·        Inadequate attention to vertical articulation planning – more attention needed to ensure that students receive necessary foundational instruction in elementary to be academically ready for  later curriculum options (example: preparing students for Math A in Middle School)

·        Need to make academic intervention/support such as summer learning opportunities available to all students based on need and not limit resource allocation to Title I schools

·        Poorly planned curriculum implementation—lack of adequate resources for teachers and inadequate communication with parents during roll out of new curriculum

·        Inadequate range of placement  alternatives to meet the needs of special education students including curtailing of the home school model

·        Inadequate time for lunch: re-align lunch periods to accommodate  increased demands of larger population

·        Inadequate attention to problem of bullying in character education curriculum

·        Inadequate attention and response to the data confirming a tremendous gap in achievement between African American and Hispanic students and white students within special education despite the fact that each of these students, regardless of race, has an individualized education plan

·        Lowering Art, Music, PE student:staff ratios to account for the increased number of class sections generated by lower class size initiatives and the reduction of class size guidelines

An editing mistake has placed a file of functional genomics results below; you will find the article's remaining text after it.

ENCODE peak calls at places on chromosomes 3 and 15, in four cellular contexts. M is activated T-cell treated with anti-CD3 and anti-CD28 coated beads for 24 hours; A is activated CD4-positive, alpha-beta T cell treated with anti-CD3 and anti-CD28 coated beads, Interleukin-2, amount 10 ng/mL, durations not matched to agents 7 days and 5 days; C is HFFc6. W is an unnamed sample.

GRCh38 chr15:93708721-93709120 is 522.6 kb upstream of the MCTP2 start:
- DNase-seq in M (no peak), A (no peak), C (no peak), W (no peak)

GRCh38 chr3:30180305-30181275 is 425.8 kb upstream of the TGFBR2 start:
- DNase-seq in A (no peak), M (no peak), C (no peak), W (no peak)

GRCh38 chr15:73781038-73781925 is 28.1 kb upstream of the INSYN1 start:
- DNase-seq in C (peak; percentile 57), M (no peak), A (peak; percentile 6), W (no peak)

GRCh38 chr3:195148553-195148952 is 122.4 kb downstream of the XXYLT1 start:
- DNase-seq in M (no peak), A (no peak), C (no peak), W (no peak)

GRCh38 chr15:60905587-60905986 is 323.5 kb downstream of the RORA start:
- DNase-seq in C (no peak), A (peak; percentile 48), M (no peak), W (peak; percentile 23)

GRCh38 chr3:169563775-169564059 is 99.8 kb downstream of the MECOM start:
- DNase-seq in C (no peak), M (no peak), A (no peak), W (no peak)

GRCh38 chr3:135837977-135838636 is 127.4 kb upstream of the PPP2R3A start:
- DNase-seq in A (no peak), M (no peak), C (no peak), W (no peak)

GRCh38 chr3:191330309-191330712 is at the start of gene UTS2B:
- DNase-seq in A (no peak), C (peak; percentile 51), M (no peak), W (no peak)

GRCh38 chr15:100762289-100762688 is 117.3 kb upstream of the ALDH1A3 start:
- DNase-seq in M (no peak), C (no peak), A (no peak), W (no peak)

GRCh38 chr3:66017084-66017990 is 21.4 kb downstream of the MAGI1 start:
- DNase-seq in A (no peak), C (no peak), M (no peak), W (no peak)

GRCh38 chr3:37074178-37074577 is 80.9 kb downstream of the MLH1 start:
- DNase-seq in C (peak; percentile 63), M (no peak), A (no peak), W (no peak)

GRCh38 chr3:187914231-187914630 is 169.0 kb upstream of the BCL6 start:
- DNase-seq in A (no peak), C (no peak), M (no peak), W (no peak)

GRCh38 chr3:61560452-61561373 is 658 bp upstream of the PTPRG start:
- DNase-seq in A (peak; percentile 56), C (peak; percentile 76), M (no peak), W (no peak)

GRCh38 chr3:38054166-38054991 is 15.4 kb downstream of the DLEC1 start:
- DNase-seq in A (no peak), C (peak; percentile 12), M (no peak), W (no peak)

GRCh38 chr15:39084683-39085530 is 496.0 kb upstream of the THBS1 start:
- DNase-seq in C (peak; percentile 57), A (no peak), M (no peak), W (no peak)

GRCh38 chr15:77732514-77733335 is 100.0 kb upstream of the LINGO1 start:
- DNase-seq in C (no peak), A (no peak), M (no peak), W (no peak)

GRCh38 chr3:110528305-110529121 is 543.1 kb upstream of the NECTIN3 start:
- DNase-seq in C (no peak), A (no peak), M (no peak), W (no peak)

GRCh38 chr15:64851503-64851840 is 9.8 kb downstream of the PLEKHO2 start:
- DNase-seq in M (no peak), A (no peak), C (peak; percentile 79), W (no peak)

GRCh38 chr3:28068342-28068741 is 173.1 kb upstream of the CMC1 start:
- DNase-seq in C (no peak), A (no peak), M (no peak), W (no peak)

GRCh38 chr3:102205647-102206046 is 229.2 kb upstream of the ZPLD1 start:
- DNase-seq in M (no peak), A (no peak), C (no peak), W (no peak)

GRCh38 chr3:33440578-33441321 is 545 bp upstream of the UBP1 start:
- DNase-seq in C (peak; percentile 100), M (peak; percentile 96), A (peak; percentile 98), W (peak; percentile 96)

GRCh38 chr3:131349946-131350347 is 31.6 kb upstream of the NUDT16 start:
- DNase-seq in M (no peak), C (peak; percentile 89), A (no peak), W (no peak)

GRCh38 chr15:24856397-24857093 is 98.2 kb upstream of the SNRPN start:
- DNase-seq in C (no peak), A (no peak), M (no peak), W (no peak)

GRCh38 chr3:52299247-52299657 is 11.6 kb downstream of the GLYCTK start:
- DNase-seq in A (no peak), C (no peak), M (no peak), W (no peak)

·        Academic challenges posed by split articulation in schools does not receive adequate planning and attention

 

ACADEMIC CONCERNS – Middle School:

 

·        Teachers who lack the necessary qualifications are being asked to teach high school courses in middle school

·        Lack of opportunity to take the arts (art, drama) in MS if student takes band/foreign language

·        Grading and reporting – continued confusion about its application, including the role of homework and participation,  and need for specific action/intervention plan for students not meeting standard

·        Inadequate attention to vertical articulation planning – more attention needed to ensure that students receive necessary foundational instruction in elementary and middle school to be academically ready for  later curriculum options

·        Frequent curriculum changes  and lack of textbooks

·        Overly large classes

·        Inadequate academic rigor in middle school curriculum—attention to emotional and developmental needs though appropriate cannot be to the exclusion of  rigorous academic standards

·        Inconsistent expectations of students – need for uniformly high expectations that all students will succeed and will have their needs met including Special Education, ESOL, Gifted/Talented

·        Eliminate unnecessary barriers to entry into GT classes: Too wide a gap between regular and GT classes

·        Inadequate after school options and lack of transportation and other resources to support after school participation